As much as 25 percent of all hospitalized patients tend to receive a urinary catheter and this significantly raises the risk of a urinary tract infection (UTI).
Sufferers very commonly acquire UTIs from health-care facilities, especially since germs can enter the slim tube urinary catheter, (which drains fluid from the bladder), if the device is inserted incorrectly, not kept clean, or left in too long.
If you happen to be hospitalized, you may want to consider asking every day whether you still need a catheter. If the medical staff says yes, ask why. Making care more convenient isn’t a good enough reason, especially if there are other options, such as using a bedside commode. Walk around as soon as possible after surgery to quicken recovery and shorten your catheter time.
Speak up if you find any of the medical staff adjusting the catheter without first washing their hands or if you see that the tubing is kinked or the bag is positioned above the patient’s abdomen. Keeping the bag low helps prevent urine from backing up.
This advice is also important if a loved one has been transferred to a nursing home, where patients with a catheter are at double the risk of developing a UTI. Here are a number of ways you can cut down your risk of having a UTI.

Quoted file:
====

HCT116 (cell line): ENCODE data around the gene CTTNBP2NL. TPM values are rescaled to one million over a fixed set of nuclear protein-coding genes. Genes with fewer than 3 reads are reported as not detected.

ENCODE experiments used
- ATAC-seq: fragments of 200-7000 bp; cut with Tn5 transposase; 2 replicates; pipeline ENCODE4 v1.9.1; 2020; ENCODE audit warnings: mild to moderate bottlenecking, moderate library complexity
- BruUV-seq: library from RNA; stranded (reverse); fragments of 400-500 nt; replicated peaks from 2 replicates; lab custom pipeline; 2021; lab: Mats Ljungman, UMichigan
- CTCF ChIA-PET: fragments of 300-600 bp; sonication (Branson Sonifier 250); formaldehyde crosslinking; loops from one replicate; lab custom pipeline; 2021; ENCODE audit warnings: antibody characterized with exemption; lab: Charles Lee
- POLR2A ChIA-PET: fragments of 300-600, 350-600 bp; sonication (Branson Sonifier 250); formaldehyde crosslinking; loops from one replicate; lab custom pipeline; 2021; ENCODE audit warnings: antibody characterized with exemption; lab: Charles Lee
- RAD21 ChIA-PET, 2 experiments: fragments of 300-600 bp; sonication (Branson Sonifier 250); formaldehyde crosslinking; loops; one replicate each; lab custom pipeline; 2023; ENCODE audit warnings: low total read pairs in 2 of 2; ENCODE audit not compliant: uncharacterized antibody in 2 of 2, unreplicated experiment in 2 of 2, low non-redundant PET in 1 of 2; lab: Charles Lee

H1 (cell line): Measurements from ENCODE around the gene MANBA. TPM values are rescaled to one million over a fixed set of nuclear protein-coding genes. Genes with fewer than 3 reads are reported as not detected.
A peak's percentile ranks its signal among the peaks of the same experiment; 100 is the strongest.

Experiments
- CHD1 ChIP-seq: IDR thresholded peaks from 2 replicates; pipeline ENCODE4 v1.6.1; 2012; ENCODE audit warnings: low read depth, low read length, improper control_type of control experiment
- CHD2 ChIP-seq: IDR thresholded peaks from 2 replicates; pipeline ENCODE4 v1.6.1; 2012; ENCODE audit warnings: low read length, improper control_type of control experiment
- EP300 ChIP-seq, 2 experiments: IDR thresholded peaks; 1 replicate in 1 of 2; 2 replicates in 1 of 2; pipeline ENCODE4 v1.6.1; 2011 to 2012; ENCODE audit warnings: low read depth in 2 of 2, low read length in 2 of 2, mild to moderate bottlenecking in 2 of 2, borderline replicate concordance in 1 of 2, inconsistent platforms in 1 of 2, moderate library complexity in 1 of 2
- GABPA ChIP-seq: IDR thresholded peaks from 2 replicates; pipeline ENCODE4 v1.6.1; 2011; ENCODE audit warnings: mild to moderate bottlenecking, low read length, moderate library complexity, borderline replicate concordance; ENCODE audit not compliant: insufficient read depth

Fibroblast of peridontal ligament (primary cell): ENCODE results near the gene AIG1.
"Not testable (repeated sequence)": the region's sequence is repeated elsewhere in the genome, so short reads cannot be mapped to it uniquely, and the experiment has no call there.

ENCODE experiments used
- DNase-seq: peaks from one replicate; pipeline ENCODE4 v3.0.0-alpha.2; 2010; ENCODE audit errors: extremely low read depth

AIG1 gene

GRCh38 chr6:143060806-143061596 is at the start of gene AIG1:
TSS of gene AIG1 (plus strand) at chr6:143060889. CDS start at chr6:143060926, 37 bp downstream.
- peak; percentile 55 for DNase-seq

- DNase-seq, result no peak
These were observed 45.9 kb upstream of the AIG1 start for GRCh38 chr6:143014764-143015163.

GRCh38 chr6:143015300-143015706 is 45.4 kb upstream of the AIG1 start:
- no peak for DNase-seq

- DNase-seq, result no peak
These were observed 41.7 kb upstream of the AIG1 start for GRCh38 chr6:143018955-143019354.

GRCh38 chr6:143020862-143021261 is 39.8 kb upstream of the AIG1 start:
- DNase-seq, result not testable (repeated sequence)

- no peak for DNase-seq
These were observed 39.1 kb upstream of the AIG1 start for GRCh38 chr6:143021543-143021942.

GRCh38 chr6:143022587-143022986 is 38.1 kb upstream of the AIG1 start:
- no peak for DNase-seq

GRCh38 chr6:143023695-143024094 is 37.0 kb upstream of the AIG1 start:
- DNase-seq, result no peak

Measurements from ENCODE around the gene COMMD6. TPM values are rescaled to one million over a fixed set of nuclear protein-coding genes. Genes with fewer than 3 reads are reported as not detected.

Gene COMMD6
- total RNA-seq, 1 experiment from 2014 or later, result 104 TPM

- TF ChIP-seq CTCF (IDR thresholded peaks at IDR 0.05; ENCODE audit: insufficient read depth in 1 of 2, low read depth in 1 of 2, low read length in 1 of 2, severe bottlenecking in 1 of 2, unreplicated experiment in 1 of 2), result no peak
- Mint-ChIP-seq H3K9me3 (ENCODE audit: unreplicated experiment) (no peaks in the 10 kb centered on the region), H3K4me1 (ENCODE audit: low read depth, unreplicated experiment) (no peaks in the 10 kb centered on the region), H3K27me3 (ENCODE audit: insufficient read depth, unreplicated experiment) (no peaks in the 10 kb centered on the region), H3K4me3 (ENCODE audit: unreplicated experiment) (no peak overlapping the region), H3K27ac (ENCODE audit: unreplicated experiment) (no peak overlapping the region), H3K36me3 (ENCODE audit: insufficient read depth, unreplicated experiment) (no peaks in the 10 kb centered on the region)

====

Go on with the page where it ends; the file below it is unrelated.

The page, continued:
1. Drink lots of water. When you urinate, bacteria are flushed from the urinary tract, so drink enough water for you to go regularly, especially if you have incontinence. Those prone to leakage often restrict fluids to prevent accidents, but this is a recipe for infection.
2. Drink cranberry juice. In a 2012 meta-analysis, cranberry juice and supplements helped to reduce repeat UTIs.
3. Wipe from front to back. The most common UTI-causing germs are E. coli bacteria from the gastrointestinal tract, so wipe from front to back to avoid moving the bugs closer to your urinary tract.
4. Excuse yourself after intercourse. Peeing after sex gives bacteria less chance to enter the urinary tract.
5. Boost good bacteria. A number of small studies have found that women who have repeated UTIs are less likely to get another if they use vaginal suppositories with the probiotic lactobacillus, which balances good and bad bacteria.